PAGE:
top of page
  • Writer's pictureDanielle Ibelema, MD

How To Actually Keep Your New Years Resolution

Tips and Tricks for Achieving Your Goals

It's hard to sustain the "New Year New You" mantra if "New You" is relying on old habits and unhelpful techniques that don't serve you. New Year's resolutions can be a great way to set goals and make positive change, but only if the approach makes sense.

Change is hard. Trying to tackle "big things" is hard. And none of this effort will be linear or without setbacks. There will be weeks that you take 5 steps forward, and weeks that you take 3 step back. What matters is the overall forward movement, your intentions and what the experience may have to teach you.

If you are struggling with sticking to your New Years resolution, that's ok. Don't give up on it. Here are a few tips that you can use to stick with it.



Choose a Simple Goal

Hopefully you chose a resolution was was straightforward and realistic for you. Resolutions to "lose weight" or "get in shape" can be overwhelming, as these goals are not specific enough to have a clear plan of action.

Choosing to focus on one or two smaller goals at at time can help prevent overwhelm. There's nothing wrong with having larger, complex goal for yourself, but it helps to break complex goals into smaller pieces and working toward those smaller components.

Give yourself enough time

Many people expect to see rapid results from their resolutions, but when they don't come, they give up. Genuine change requires time, and it can't happen overnight. Please give yourself more than a few days to meet your goal.

Research shows that it can take up to 18 to 254 days for a person to for a new habit. If you quit after a few days or weeks, you really aren't giving yourself a chance to succeed. The time you can give yourself the better. With time the change can eventually become a habit.

Swap out a bad habit for better habit

Stopping a bad habit can be harder than starting a new habit. For example it may be easier to start cooking more often at home than to stop eating junk food. So be mindful of how you frame your own goal to yourself. Language and point of focus matters.

If you do genuinely need to stop stop a bad habit, it helps to swap out the bad habit for a healthier habit. For example, it may be easier to swap out the unhealthy food for a healthier snack instead of just refraining from eating a snack at all.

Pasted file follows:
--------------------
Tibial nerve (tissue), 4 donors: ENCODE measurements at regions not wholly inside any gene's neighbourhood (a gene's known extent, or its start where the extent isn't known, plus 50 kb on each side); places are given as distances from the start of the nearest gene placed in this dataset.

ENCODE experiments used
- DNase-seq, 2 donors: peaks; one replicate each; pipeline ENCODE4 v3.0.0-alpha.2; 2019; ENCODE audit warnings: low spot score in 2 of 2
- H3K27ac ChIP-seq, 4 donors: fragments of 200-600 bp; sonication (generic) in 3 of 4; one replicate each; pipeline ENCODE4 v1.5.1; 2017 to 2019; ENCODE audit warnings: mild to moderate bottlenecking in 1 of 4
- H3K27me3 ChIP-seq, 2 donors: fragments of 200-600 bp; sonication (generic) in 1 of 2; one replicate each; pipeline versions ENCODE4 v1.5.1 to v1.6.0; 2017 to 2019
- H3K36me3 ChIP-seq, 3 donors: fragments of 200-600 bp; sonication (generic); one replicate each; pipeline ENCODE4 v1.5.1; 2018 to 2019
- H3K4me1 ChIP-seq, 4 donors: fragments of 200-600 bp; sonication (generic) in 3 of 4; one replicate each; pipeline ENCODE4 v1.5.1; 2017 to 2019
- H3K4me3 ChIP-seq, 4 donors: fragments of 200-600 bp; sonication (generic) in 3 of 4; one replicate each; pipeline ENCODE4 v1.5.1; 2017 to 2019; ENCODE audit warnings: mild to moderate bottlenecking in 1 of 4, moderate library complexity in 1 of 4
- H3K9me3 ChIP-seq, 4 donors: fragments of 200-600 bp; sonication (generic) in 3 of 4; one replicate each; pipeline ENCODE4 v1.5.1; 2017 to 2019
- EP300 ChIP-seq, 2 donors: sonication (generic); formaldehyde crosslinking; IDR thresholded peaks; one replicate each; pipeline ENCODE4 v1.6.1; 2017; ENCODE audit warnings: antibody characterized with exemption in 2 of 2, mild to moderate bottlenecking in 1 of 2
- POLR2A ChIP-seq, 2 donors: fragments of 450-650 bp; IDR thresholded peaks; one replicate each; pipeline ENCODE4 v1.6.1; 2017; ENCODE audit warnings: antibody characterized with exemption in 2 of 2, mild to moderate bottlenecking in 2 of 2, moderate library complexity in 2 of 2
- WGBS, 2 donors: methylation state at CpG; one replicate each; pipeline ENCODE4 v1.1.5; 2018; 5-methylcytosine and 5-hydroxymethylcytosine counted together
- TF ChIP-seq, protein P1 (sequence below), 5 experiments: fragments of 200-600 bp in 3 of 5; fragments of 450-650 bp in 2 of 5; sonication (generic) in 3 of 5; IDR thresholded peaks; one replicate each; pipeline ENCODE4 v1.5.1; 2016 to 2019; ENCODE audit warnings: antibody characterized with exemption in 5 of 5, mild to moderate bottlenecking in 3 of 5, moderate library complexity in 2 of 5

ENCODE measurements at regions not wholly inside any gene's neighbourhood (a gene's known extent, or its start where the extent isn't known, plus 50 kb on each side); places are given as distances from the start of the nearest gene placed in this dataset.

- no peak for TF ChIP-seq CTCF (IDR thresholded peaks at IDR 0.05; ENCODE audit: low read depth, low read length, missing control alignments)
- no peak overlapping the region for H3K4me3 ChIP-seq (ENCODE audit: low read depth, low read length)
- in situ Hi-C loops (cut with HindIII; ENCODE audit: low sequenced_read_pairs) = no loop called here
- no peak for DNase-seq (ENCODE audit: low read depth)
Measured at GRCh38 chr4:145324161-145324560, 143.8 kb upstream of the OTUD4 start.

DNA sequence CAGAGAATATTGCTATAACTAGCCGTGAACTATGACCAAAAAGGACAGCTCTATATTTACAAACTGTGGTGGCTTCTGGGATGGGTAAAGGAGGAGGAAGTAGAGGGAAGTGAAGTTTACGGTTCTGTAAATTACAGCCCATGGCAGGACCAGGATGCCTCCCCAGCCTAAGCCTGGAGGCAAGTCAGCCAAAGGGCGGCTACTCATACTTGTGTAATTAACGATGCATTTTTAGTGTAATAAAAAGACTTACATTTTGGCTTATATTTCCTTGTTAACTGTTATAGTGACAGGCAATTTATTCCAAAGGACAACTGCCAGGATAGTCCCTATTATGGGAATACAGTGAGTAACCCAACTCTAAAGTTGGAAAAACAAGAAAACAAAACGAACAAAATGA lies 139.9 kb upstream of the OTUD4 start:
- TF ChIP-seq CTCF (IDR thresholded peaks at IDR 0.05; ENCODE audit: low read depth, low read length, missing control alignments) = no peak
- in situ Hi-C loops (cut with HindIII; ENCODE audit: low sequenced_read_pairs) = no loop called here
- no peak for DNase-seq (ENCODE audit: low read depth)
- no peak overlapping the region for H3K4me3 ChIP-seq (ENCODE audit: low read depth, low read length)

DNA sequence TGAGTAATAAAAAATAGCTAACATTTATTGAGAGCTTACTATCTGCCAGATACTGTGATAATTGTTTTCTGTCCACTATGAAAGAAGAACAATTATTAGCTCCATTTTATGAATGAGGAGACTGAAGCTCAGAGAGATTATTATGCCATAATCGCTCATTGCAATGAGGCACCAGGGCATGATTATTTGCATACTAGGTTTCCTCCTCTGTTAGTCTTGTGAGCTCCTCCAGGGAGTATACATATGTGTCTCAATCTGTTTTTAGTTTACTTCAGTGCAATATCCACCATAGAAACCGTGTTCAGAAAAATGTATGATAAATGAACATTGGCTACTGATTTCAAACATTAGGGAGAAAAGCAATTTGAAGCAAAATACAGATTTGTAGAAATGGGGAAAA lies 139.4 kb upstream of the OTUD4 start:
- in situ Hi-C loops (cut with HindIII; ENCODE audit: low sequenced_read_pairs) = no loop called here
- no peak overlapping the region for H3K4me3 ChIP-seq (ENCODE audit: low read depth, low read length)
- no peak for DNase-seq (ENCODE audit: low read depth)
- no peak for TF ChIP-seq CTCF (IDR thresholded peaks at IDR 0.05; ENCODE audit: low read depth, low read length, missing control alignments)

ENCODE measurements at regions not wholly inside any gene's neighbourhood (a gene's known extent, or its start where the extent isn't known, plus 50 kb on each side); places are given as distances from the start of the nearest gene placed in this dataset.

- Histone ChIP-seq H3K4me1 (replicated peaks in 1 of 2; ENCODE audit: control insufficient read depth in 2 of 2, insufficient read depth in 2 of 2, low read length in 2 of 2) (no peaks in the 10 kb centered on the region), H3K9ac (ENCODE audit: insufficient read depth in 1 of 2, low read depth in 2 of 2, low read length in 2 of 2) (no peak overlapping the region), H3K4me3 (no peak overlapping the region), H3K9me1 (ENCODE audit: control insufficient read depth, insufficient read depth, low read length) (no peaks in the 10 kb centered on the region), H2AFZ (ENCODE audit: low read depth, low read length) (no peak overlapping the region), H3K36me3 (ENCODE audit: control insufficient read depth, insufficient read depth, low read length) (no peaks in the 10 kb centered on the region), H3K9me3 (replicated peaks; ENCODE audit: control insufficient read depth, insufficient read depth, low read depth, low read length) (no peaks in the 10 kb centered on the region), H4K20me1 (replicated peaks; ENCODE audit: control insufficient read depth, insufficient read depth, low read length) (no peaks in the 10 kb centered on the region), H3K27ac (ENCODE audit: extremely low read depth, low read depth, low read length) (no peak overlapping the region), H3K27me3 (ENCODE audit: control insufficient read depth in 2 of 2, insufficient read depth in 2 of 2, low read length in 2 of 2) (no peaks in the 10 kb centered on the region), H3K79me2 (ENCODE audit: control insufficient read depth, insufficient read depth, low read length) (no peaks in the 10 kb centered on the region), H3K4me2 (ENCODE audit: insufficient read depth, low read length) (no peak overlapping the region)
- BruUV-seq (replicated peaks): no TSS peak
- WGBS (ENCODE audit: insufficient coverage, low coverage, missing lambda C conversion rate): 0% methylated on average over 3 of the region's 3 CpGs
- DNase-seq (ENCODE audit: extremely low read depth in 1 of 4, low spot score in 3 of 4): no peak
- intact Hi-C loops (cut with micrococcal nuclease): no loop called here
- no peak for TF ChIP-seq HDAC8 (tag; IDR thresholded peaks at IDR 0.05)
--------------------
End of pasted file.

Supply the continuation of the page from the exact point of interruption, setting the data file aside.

Reward Yourself

We call this positive reinforcement. If your brain can make the connection between the reward and the behavior or goal, you are more likely to keep up the habit. You can use this idea to your benefit by rewarding yourself after you meet a goal.

Rewarding yourself is also helpful in combating the loss of motivation. We need motivation in the long term to fuel our efforts. A reward can give you something to look forward to, and may make it more likely that you will stick with your new plan.

Seek out accountability and Support

We often lack the support and accountability needed to stay on track. Having a support system in place is cucial in helping us achieve our goals. Make sure that the people around you are aware of your goal, and allow them to help you actualize it. If the people you are around most often are not helpful or validating, seek out support elsewhere.

The internet gives us quick access to a variety of online support groups and forums. Try to find one that allows to you to engage with people that share your interest or goal.


Imagine what you would like for yourself in the next year. Be detailed. Find the descriptive language, the images and the feeling of that ideal. Then think of what small changes you can make to manifest aspects of that ideal in in real life. Think of what you can do on your own, and what you may need help with.

Mental health care professionals like psychiatrists, psychologists and therapists can help you achieve a healthier state of mental health.

And next time, don't wait until a new year to move yourself forward. Try to find the motivation and ingenuity that a new year brings each day of the year. Let it find you on mundane day midweek, mid-month at time when perhaps nothing special is happening. That's when the true magic and progress happens.

Atlanta Psychiatrist


Commenting has been turned off.
bottom of page